Two Midterms At Once

There are two houses of Congress — and this year, that means that there are two different midterms.

I think that Tom Jensen has a point here:

Candidates matter- but they matter a lot more in Senate elections where voters really get to know them than in House elections that are much more likely to be determined by the national tide. We’ve seen time and again in Senate races this year that the better voters get to know the Republican candidates the less they like them. But unfortunately for Democrats I don’t know that voters ever get to know the House candidates well enough for that same effect to occur.

Jensen’s Public Policy Polling has a clear ideological sympathy for Democrats, but it is a highly respected outfit. When it talks, I listen, and I think he’s making sense.

I see no reason to believe that the Republicans will fail to take the House in this cycle, and as the New York Times reported the other day, the GOP is expanding its field.  But over the last few days, Senate polls have started to tilt back toward the Democrats: Manchin either slightly up or tied in West Virginia, Bennet closing fast in Colorado (and even up in a PPP poll), Reid and Giannoulias climbing back into dead heats in Nevada and Illinois, Murray beginning to cruise in Washington.  Now, we even have a poll reporting a small lead for Joe Sestak in Pennsylvania (caveat emptor: that poll is a DSCC internal).  Update: yet another Democratic internal shows this race as a toss-up, with Sestak in a statistical tie.  As the piece says, certainly the NRSC sees it that way: after ignoring this race for months, it has launched its first ad against Sestak.

Jensen’s logic makes sense.  Most House races are not high on anyone’s radar screen: the GOP candidate might as well be the proverbial “generic Republican.”  And that means he’ll win.  But in Senate races, the voters are actually finding out something about Republicans — and they are running away from what they see.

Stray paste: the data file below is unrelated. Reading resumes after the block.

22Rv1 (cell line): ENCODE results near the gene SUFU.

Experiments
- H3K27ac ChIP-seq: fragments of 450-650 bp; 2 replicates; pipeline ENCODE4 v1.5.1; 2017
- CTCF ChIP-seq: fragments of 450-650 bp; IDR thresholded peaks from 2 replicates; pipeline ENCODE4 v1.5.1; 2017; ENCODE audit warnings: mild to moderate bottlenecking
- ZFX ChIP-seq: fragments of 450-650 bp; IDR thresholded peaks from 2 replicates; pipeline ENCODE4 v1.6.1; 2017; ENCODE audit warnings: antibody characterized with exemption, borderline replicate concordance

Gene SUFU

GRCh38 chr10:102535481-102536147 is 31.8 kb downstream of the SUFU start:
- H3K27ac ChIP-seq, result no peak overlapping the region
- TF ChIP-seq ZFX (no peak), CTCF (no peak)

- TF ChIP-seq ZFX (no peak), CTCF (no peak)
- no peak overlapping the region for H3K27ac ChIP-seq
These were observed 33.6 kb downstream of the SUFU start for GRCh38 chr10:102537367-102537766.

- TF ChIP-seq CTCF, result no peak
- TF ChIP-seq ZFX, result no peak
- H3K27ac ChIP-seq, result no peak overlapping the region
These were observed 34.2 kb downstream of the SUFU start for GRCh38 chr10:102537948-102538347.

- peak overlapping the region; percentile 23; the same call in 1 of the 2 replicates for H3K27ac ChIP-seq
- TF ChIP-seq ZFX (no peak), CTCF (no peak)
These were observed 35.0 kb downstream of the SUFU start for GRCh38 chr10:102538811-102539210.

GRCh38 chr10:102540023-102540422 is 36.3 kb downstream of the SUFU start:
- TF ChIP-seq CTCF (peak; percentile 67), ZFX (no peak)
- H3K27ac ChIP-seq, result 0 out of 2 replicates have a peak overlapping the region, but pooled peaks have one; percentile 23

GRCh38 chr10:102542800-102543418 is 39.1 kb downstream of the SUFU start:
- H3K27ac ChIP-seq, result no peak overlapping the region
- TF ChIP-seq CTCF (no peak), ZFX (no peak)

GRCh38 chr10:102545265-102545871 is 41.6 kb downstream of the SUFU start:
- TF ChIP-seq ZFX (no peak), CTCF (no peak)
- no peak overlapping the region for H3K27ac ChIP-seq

Keep that in mind next time the Villagers say that the electorate has endorsed Republican policies.  They haven’t.  The economy is terrible, and voters are angry.  End of story.

In the meantime, you can keep the pressure on by providing money to key races here.

Pundits are double-counting voter enthusiasm.

Ed Kilgore points out that a lot of the predictions of a rout in November rely on double-counting voter enthusiasm.

Ed Kilgore’s post on the November Congressional makes a lot of good points; the whole thing is worth a read.

But what struck me most was this:

much of the “overestimation” of Democratic strength in past generic polls has involved early tests with no “likely voter” screen. As we get closer to Election Day, the Gallup generic ballot is usually quite accurate (as shown some years ago by TDS contributor Alan Abramowitz of Emory). So it’s not a good idea to just mentally add a few points to Gallup’s number for the GOP and assume that’s close to reality.

This is worth more stress than Ed gives it.  Likely voter screens try to figure out who will vote in November so as to poll only them.  (Rasmussen, which uses a stringent screen, polls incessantly and is therefore overrpresented when sites like pollster.com or RealClearPolitics take poll averages.)  But the well-known finding that Democrats had to be leading in the generic Congressional ballot to hold the house was based on past Gallup polls, which didn’t use a screen.  Democrats needed a big edge to overcome their historically lower turnout in midterm elections.  But likely voter screens, if they’re working as advertised, already control for lower Democratic turnout.

Pundits are routinely double-counting greater Republican enthusiasm.